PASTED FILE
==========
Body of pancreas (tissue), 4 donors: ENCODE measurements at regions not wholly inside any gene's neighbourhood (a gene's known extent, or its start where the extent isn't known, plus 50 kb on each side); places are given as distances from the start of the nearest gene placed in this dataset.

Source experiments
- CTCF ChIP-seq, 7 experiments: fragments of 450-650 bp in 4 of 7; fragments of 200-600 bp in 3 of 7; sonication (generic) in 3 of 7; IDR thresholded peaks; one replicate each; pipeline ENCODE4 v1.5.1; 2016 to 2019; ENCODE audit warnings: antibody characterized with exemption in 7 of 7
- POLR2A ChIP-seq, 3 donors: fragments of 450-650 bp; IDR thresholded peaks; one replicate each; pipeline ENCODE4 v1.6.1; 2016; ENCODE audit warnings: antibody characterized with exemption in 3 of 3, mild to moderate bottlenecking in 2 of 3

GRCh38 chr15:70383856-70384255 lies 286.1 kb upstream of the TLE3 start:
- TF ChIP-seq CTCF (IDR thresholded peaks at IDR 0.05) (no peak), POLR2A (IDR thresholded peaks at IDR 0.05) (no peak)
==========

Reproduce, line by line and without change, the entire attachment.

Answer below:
Body of pancreas (tissue), 4 donors: ENCODE measurements at regions not wholly inside any gene's neighbourhood (a gene's known extent, or its start where the extent isn't known, plus 50 kb on each side); places are given as distances from the start of the nearest gene placed in this dataset.

Source experiments
- CTCF ChIP-seq, 7 experiments: fragments of 450-650 bp in 4 of 7; fragments of 200-600 bp in 3 of 7; sonication (generic) in 3 of 7; IDR thresholded peaks; one replicate each; pipeline ENCODE4 v1.5.1; 2016 to 2019; ENCODE audit warnings: antibody characterized with exemption in 7 of 7
- POLR2A ChIP-seq, 3 donors: fragments of 450-650 bp; IDR thresholded peaks; one replicate each; pipeline ENCODE4 v1.6.1; 2016; ENCODE audit warnings: antibody characterized with exemption in 3 of 3, mild to moderate bottlenecking in 2 of 3

GRCh38 chr15:70383856-70384255 lies 286.1 kb upstream of the TLE3 start:
- TF ChIP-seq CTCF (IDR thresholded peaks at IDR 0.05) (no peak), POLR2A (IDR thresholded peaks at IDR 0.05) (no peak)